The U.S. government is banning the sale and import of communications devices made by Chinese smartphone manufacturers and network equipment suppliers Huawei and ZTE. They posed an unacceptable risk to national security, the U.S. telecommunications regulator FCC announced Friday. “As a result of our order, no new devices from Huawei or ZTE can be approved,” FCC Commissioner Brendan Carr wrote on Twitter. He added that there is also the possibility of revoking existing approvals. It is the “first time in FCC history” that approval of new devices has been prohibited due to national security concerns, he said.
The decision comes as no surprise. U.S. President Joe Biden had last year sealed the exclusion of network technology from Huawei and ZTE from the U.S. market by law, continuing the policy of his Republican predecessor Donald Trump in the economic thriller with China. The law had broad bipartisan support at the time. The FCC now had to vote on the relevant order within a year for it to be implemented. The U.S. accuses Huawei of close ties to Chinese authorities and warns of espionage and sabotage. The company rejects the accusations.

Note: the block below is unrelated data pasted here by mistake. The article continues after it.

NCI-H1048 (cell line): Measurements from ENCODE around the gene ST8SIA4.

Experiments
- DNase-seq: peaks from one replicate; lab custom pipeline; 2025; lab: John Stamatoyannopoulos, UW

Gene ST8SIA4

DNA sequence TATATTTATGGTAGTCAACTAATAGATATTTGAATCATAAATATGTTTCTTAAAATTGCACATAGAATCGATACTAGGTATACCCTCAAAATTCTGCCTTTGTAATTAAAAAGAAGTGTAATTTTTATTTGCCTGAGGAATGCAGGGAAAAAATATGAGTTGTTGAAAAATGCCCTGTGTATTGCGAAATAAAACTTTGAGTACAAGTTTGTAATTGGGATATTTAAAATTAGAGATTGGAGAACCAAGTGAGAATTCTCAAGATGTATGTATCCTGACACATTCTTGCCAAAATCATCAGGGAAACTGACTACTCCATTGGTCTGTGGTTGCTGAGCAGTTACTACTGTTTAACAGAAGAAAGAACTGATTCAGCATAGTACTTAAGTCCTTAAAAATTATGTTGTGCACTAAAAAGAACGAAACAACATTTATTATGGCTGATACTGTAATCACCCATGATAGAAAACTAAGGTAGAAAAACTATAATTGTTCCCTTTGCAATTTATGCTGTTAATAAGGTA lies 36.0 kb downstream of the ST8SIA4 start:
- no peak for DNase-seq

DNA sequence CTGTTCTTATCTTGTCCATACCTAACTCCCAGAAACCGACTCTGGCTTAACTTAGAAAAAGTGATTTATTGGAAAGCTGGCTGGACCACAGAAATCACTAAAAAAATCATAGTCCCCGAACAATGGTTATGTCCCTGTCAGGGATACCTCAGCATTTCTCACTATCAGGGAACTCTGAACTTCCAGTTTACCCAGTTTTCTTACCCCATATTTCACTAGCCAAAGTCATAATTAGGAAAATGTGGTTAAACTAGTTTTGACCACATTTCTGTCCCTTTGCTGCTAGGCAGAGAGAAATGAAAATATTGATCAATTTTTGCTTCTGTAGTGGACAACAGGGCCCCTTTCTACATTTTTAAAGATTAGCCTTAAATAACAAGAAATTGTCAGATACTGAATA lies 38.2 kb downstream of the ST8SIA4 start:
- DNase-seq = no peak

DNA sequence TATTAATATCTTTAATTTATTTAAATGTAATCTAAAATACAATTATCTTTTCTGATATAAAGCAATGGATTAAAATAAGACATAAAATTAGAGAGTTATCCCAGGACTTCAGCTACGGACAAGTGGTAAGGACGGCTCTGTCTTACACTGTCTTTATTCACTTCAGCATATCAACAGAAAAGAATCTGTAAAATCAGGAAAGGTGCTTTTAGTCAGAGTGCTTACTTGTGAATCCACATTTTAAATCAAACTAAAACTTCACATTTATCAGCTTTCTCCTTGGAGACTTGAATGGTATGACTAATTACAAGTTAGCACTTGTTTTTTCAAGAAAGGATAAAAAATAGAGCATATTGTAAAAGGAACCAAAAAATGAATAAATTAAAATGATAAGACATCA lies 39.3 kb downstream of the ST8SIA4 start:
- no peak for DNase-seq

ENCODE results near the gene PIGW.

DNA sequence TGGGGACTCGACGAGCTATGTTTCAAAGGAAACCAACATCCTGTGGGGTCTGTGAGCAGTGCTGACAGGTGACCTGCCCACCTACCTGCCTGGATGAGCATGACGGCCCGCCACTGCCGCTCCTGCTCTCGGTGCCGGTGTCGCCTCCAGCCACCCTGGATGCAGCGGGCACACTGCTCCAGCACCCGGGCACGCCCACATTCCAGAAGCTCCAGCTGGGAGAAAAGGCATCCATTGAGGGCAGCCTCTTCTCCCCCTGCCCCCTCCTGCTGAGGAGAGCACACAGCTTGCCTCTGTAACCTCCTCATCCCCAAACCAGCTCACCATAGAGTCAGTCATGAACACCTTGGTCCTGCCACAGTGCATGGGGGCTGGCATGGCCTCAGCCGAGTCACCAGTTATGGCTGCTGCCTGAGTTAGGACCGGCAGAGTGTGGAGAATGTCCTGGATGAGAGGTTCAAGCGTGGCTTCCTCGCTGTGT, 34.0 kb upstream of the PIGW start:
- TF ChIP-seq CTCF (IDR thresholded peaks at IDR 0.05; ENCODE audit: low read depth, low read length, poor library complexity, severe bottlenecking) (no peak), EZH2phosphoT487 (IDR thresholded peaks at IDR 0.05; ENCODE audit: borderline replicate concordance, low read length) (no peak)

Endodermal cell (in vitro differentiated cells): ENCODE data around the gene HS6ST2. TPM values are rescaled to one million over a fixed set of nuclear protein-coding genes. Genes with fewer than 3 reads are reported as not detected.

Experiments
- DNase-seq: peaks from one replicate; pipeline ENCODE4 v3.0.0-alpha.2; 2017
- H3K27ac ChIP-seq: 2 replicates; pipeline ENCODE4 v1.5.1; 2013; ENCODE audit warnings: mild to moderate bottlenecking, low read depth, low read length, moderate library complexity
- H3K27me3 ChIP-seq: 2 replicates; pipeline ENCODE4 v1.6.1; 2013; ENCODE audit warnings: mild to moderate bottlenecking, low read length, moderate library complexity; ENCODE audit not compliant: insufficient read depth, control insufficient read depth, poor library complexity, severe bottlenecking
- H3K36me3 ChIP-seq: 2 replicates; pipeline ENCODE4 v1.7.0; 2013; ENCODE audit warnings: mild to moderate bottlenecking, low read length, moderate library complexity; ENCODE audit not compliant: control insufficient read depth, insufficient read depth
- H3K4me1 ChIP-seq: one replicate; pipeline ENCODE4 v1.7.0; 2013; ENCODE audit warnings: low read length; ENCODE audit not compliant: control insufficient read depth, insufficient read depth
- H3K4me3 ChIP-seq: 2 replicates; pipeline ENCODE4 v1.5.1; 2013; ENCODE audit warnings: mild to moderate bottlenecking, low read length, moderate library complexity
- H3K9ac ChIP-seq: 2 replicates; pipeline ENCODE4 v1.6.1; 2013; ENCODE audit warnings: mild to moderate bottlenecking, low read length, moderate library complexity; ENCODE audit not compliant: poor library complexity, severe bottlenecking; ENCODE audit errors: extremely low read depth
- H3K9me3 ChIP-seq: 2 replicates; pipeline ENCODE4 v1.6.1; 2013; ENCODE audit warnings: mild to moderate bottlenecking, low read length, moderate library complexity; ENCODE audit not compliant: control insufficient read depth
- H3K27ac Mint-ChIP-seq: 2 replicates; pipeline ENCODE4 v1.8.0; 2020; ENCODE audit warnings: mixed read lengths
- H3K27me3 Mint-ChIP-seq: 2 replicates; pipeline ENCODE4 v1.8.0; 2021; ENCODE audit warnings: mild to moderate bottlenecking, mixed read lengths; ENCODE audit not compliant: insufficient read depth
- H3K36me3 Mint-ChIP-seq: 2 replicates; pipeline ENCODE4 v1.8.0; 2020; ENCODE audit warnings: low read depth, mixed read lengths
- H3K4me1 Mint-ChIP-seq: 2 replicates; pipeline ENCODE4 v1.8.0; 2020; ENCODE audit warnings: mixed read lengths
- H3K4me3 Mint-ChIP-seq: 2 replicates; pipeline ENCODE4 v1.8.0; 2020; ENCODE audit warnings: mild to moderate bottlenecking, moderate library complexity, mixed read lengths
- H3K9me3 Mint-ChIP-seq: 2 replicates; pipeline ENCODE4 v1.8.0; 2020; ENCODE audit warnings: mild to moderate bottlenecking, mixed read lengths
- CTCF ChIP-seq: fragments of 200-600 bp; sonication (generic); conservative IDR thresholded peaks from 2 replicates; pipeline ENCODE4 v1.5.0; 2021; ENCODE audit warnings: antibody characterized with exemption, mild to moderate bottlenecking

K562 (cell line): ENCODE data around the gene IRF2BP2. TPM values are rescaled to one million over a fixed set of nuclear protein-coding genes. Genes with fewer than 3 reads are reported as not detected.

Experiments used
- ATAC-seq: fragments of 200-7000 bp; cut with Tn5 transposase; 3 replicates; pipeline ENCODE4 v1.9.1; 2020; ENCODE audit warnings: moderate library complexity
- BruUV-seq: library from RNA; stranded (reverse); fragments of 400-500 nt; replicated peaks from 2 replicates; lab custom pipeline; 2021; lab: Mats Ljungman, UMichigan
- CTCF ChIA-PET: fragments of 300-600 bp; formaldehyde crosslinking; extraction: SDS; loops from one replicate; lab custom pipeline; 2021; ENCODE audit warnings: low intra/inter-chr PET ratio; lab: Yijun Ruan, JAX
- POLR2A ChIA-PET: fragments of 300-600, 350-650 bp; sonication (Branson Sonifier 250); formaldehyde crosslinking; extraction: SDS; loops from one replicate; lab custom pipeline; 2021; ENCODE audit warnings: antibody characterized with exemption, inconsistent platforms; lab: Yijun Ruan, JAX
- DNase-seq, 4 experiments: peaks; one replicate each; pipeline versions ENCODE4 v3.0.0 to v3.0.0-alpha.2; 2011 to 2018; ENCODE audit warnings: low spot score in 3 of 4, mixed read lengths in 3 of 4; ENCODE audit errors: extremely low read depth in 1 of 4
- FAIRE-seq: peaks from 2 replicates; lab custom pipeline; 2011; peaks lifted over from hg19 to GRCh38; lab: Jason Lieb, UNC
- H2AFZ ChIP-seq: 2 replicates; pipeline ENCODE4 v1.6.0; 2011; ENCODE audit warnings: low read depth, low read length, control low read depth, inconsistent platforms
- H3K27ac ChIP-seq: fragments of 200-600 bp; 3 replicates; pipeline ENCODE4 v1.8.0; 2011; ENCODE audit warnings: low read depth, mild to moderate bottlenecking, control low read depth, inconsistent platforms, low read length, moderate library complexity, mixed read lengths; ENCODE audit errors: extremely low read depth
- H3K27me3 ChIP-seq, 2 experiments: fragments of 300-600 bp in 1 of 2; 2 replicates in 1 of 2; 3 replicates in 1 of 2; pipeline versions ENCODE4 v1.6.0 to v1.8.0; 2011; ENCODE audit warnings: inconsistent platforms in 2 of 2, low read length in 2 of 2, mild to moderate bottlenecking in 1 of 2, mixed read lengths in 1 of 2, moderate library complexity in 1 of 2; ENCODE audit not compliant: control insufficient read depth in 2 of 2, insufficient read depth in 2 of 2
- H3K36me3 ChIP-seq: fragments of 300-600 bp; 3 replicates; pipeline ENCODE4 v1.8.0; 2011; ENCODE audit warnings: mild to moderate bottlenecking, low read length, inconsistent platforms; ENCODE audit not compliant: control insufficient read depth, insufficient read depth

Trump, as president, had declared a National Telecommunications Emergency in 2019 during the simmering trade conflict with China and, as a result, blacklisted Huawei and numerous subsidiaries. As a result, U.S. corporations were only allowed to do business with the Chinese company with a permit; Huawei was subsequently cut off from key U.S. technology such as microchips. Huawei’s Chinese competitor ZTE had also previously been restricted.